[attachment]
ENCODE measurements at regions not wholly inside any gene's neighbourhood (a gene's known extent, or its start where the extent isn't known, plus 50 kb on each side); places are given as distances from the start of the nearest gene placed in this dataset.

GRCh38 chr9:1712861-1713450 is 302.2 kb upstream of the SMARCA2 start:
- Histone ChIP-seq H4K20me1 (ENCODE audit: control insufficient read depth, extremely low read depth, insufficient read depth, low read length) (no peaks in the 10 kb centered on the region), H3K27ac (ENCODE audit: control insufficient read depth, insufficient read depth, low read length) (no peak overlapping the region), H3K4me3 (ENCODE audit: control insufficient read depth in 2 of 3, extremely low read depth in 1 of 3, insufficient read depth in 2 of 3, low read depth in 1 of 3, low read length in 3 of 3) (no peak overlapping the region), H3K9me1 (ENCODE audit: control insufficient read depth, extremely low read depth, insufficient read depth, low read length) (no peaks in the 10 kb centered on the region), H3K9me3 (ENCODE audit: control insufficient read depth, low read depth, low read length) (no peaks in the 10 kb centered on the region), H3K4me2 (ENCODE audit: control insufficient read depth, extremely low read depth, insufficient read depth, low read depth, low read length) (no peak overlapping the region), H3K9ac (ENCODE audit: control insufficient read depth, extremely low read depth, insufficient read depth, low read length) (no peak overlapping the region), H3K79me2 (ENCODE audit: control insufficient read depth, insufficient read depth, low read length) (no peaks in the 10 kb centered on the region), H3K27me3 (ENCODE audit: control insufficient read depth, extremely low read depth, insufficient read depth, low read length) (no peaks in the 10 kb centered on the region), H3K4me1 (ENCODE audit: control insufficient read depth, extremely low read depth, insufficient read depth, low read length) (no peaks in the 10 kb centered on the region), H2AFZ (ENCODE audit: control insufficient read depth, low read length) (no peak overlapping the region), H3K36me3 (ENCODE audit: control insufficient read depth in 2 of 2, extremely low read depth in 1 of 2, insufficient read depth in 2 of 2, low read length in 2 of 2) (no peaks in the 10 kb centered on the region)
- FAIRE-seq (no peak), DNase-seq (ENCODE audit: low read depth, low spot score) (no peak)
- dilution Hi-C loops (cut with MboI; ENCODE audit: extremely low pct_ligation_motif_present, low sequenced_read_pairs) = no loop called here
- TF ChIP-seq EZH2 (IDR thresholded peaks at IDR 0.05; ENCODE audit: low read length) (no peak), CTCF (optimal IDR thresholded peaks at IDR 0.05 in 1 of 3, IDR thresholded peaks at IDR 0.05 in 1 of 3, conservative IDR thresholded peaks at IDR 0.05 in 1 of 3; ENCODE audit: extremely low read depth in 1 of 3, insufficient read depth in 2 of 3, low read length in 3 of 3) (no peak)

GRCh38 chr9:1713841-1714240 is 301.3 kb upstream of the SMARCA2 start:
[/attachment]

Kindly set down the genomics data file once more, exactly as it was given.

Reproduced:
ENCODE measurements at regions not wholly inside any gene's neighbourhood (a gene's known extent, or its start where the extent isn't known, plus 50 kb on each side); places are given as distances from the start of the nearest gene placed in this dataset.

GRCh38 chr9:1712861-1713450 is 302.2 kb upstream of the SMARCA2 start:
- Histone ChIP-seq H4K20me1 (ENCODE audit: control insufficient read depth, extremely low read depth, insufficient read depth, low read length) (no peaks in the 10 kb centered on the region), H3K27ac (ENCODE audit: control insufficient read depth, insufficient read depth, low read length) (no peak overlapping the region), H3K4me3 (ENCODE audit: control insufficient read depth in 2 of 3, extremely low read depth in 1 of 3, insufficient read depth in 2 of 3, low read depth in 1 of 3, low read length in 3 of 3) (no peak overlapping the region), H3K9me1 (ENCODE audit: control insufficient read depth, extremely low read depth, insufficient read depth, low read length) (no peaks in the 10 kb centered on the region), H3K9me3 (ENCODE audit: control insufficient read depth, low read depth, low read length) (no peaks in the 10 kb centered on the region), H3K4me2 (ENCODE audit: control insufficient read depth, extremely low read depth, insufficient read depth, low read depth, low read length) (no peak overlapping the region), H3K9ac (ENCODE audit: control insufficient read depth, extremely low read depth, insufficient read depth, low read length) (no peak overlapping the region), H3K79me2 (ENCODE audit: control insufficient read depth, insufficient read depth, low read length) (no peaks in the 10 kb centered on the region), H3K27me3 (ENCODE audit: control insufficient read depth, extremely low read depth, insufficient read depth, low read length) (no peaks in the 10 kb centered on the region), H3K4me1 (ENCODE audit: control insufficient read depth, extremely low read depth, insufficient read depth, low read length) (no peaks in the 10 kb centered on the region), H2AFZ (ENCODE audit: control insufficient read depth, low read length) (no peak overlapping the region), H3K36me3 (ENCODE audit: control insufficient read depth in 2 of 2, extremely low read depth in 1 of 2, insufficient read depth in 2 of 2, low read length in 2 of 2) (no peaks in the 10 kb centered on the region)
- FAIRE-seq (no peak), DNase-seq (ENCODE audit: low read depth, low spot score) (no peak)
- dilution Hi-C loops (cut with MboI; ENCODE audit: extremely low pct_ligation_motif_present, low sequenced_read_pairs) = no loop called here
- TF ChIP-seq EZH2 (IDR thresholded peaks at IDR 0.05; ENCODE audit: low read length) (no peak), CTCF (optimal IDR thresholded peaks at IDR 0.05 in 1 of 3, IDR thresholded peaks at IDR 0.05 in 1 of 3, conservative IDR thresholded peaks at IDR 0.05 in 1 of 3; ENCODE audit: extremely low read depth in 1 of 3, insufficient read depth in 2 of 3, low read length in 3 of 3) (no peak)

GRCh38 chr9:1713841-1714240 is 301.3 kb upstream of the SMARCA2 start: